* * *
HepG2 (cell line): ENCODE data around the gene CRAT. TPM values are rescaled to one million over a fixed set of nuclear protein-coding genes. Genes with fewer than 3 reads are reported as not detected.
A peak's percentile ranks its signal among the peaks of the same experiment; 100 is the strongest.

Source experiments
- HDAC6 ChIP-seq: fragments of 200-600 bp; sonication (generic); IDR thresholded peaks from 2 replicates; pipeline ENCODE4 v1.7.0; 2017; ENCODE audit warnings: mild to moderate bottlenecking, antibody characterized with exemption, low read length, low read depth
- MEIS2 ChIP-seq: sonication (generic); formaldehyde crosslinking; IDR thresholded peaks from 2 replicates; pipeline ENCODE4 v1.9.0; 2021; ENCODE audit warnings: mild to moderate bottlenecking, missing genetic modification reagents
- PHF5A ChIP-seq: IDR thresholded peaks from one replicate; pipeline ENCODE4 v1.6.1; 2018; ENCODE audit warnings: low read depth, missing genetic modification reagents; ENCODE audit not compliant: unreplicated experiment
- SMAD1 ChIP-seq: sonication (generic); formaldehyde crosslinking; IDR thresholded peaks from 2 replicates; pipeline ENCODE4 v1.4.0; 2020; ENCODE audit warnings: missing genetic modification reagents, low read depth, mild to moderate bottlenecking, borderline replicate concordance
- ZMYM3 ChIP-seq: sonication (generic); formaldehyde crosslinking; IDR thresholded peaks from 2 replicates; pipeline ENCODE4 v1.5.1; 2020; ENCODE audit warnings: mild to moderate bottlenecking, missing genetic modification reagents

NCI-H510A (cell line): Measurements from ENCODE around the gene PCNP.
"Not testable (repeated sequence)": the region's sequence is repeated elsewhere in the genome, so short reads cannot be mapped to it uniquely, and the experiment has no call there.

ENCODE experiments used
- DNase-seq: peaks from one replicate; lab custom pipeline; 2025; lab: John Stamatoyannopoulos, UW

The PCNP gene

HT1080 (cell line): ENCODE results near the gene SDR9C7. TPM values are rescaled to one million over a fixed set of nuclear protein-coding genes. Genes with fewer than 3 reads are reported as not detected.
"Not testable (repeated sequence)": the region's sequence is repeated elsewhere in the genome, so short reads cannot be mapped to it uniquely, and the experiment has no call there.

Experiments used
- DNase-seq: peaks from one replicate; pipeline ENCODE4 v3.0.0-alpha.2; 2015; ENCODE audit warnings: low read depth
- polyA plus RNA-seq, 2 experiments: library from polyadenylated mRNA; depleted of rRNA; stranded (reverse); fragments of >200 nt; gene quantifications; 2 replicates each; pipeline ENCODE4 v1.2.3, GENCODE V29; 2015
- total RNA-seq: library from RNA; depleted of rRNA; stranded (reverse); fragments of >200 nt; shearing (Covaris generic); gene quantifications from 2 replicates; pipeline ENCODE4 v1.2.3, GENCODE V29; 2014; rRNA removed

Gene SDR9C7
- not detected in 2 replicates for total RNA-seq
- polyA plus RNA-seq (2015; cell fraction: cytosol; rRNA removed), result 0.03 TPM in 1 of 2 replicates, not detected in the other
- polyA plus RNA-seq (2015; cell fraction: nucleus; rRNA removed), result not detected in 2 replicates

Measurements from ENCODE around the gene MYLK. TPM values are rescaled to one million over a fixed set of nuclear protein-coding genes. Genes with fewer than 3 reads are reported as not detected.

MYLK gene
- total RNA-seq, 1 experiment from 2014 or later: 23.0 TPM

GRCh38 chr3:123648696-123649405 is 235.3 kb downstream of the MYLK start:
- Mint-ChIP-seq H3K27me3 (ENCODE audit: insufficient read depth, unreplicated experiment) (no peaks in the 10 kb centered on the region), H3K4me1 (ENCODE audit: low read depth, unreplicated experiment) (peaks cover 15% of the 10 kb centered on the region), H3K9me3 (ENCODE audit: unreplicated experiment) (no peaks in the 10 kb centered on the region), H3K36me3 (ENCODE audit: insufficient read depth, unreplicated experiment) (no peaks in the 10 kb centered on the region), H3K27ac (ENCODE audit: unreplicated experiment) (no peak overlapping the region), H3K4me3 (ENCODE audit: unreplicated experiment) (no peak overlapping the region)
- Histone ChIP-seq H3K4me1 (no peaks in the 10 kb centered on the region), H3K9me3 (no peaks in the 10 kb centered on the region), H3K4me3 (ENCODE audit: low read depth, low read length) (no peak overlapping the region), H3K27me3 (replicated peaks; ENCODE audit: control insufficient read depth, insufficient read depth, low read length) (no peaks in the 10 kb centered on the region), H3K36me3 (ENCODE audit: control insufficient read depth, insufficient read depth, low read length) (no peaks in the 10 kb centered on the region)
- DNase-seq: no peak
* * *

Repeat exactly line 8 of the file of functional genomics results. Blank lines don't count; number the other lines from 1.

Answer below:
- ZMYM3 ChIP-seq: sonication (generic); formaldehyde crosslinking; IDR thresholded peaks from 2 replicates; pipeline ENCODE4 v1.5.1; 2020; ENCODE audit warnings: mild to moderate bottlenecking, missing genetic modification reagents